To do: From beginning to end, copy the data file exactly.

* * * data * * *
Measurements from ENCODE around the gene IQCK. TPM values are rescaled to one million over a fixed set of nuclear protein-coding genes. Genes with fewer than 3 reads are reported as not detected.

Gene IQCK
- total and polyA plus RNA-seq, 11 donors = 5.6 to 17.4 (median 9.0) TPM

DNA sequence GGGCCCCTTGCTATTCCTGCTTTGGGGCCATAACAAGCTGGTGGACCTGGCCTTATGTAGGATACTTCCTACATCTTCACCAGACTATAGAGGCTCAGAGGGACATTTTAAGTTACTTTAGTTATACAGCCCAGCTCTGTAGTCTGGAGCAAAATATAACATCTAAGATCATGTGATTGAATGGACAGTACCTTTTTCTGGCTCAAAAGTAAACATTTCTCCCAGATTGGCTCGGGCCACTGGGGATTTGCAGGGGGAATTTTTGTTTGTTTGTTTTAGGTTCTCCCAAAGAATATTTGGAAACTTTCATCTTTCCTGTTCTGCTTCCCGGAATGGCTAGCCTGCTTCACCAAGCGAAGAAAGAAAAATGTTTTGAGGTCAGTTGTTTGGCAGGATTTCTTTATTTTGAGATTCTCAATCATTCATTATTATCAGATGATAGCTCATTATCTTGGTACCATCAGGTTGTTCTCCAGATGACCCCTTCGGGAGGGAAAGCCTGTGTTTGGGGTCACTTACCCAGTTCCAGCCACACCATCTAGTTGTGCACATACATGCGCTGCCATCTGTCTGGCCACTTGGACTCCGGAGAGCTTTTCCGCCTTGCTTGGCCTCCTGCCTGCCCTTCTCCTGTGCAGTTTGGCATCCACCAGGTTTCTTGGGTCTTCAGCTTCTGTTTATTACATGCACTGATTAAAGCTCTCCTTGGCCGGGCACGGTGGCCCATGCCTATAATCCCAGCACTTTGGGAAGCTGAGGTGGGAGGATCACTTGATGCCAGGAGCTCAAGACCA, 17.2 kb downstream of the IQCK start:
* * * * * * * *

Measurements from ENCODE around the gene IQCK. TPM values are rescaled to one million over a fixed set of nuclear protein-coding genes. Genes with fewer than 3 reads are reported as not detected.

Gene IQCK
- total and polyA plus RNA-seq, 11 donors = 5.6 to 17.4 (median 9.0) TPM

DNA sequence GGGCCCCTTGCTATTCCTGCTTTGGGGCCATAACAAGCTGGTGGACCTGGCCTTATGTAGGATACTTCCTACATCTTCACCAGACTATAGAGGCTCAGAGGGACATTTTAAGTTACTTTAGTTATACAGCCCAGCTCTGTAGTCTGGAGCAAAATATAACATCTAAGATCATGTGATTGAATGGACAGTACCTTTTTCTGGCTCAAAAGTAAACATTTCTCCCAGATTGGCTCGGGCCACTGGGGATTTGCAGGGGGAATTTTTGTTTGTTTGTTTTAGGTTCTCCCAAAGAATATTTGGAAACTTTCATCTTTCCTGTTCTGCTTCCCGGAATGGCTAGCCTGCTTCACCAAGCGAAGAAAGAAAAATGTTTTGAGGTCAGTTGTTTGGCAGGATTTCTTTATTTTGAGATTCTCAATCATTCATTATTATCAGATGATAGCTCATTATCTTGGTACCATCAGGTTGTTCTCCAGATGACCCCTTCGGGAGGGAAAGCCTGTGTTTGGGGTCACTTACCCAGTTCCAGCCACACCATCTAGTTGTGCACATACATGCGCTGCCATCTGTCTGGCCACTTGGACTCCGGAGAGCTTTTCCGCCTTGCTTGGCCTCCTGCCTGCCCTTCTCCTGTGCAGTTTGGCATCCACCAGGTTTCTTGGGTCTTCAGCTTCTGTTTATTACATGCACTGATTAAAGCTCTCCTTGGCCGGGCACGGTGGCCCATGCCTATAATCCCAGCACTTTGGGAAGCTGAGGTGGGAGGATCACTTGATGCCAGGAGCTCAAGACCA, 17.2 kb downstream of the IQCK start: